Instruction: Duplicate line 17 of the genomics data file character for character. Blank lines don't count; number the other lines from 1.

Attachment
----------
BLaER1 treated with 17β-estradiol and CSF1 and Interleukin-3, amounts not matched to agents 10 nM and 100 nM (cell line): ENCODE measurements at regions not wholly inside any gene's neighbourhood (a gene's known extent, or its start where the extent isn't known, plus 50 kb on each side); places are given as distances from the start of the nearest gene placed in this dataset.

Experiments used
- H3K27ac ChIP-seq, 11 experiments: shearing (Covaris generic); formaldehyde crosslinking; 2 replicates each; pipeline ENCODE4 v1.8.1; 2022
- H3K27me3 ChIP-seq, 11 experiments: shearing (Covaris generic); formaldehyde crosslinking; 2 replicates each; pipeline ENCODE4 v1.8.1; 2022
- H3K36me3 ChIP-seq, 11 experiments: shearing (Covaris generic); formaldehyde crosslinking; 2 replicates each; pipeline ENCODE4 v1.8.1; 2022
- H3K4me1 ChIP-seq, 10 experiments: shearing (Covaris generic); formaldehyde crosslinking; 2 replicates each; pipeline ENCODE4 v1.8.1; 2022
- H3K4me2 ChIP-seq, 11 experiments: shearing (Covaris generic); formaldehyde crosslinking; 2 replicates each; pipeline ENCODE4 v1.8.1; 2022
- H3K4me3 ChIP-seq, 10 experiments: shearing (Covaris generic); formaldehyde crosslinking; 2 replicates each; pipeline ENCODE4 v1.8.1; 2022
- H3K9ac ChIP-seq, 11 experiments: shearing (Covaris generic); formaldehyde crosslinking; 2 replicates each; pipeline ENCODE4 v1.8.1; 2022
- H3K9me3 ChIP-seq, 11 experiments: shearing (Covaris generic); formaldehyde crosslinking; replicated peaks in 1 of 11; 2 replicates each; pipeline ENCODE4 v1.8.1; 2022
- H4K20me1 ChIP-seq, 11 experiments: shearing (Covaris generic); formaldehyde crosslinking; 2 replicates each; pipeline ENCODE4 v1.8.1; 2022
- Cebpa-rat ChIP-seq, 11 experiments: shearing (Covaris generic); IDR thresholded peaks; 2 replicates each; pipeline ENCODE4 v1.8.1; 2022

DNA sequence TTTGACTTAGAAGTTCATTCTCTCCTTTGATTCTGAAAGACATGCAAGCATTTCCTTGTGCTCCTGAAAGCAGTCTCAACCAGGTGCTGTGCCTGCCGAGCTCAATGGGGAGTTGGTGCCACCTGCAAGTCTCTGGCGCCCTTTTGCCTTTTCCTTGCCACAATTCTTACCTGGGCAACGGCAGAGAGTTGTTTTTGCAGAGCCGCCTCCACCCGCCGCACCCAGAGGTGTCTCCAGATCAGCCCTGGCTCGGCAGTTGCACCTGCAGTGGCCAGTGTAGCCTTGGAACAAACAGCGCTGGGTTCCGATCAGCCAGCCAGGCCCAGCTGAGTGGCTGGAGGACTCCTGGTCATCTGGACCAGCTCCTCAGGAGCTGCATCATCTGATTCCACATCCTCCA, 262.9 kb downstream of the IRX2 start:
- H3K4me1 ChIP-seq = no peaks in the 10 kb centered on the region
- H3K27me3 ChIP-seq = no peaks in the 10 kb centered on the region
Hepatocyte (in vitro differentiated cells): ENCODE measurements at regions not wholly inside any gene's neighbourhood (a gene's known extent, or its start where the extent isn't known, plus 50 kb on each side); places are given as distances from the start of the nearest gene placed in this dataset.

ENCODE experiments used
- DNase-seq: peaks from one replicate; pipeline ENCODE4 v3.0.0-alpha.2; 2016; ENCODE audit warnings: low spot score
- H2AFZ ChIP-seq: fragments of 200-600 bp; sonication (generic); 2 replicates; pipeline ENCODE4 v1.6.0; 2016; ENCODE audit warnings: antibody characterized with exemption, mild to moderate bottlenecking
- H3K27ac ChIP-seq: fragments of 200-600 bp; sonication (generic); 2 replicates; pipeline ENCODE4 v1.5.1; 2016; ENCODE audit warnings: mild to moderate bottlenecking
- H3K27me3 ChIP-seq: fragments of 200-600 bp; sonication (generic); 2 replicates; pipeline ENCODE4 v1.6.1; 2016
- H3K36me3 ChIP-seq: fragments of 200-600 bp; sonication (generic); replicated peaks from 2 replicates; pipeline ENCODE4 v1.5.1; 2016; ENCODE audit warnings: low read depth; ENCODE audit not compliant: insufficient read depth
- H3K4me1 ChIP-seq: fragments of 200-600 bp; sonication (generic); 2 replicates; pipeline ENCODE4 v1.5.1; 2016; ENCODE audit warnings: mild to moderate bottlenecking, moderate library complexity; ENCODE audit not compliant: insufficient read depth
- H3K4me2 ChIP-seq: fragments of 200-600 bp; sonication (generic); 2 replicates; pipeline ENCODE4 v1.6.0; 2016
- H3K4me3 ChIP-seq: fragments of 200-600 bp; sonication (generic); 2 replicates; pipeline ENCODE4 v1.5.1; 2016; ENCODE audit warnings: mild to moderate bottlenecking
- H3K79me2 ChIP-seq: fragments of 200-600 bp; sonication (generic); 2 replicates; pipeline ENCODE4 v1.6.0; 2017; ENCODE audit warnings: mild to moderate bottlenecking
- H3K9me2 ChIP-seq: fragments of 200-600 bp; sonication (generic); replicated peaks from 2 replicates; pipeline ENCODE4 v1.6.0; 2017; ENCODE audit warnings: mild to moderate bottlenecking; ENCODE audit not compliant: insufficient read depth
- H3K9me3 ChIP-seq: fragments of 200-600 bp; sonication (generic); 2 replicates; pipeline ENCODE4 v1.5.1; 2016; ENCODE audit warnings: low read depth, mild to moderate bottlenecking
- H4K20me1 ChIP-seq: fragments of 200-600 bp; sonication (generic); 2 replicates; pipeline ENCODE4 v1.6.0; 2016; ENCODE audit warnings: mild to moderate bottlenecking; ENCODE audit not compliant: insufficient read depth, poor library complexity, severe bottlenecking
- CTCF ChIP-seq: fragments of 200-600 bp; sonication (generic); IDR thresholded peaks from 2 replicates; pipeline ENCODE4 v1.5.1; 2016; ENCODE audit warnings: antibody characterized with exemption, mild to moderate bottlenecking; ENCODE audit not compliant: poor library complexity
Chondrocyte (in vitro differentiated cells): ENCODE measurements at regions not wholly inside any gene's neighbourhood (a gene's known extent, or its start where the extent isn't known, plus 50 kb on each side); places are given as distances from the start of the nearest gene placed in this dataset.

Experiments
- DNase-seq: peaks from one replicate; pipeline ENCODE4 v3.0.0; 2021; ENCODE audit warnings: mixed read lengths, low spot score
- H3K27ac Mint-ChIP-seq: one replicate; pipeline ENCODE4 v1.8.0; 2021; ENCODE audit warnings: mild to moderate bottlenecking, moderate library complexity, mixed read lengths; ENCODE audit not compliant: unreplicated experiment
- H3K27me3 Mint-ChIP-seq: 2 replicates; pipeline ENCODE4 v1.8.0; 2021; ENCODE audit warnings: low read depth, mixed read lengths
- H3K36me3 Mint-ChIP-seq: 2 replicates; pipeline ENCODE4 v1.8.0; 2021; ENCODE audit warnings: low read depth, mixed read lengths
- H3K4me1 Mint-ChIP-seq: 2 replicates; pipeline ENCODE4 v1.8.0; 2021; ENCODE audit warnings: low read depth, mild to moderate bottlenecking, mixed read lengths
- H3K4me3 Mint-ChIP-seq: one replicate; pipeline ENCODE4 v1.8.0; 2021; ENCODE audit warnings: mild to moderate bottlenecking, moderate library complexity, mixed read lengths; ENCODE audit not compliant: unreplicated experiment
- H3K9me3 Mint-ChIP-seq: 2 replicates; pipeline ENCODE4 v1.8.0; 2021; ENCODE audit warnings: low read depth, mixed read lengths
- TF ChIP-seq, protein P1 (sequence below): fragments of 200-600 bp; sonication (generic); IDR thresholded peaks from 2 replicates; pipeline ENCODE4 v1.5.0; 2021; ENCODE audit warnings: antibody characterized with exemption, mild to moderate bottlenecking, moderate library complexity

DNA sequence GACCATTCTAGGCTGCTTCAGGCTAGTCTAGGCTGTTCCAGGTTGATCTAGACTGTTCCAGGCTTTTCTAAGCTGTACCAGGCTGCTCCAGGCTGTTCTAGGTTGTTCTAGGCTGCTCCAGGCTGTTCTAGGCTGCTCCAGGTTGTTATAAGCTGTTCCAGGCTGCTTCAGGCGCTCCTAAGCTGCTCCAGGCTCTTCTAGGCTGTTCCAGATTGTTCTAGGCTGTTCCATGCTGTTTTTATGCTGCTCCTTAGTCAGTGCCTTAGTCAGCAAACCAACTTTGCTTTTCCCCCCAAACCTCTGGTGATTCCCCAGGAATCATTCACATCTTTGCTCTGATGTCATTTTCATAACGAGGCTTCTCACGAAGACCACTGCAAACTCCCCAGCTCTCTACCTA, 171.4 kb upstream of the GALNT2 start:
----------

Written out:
ENCODE experiments used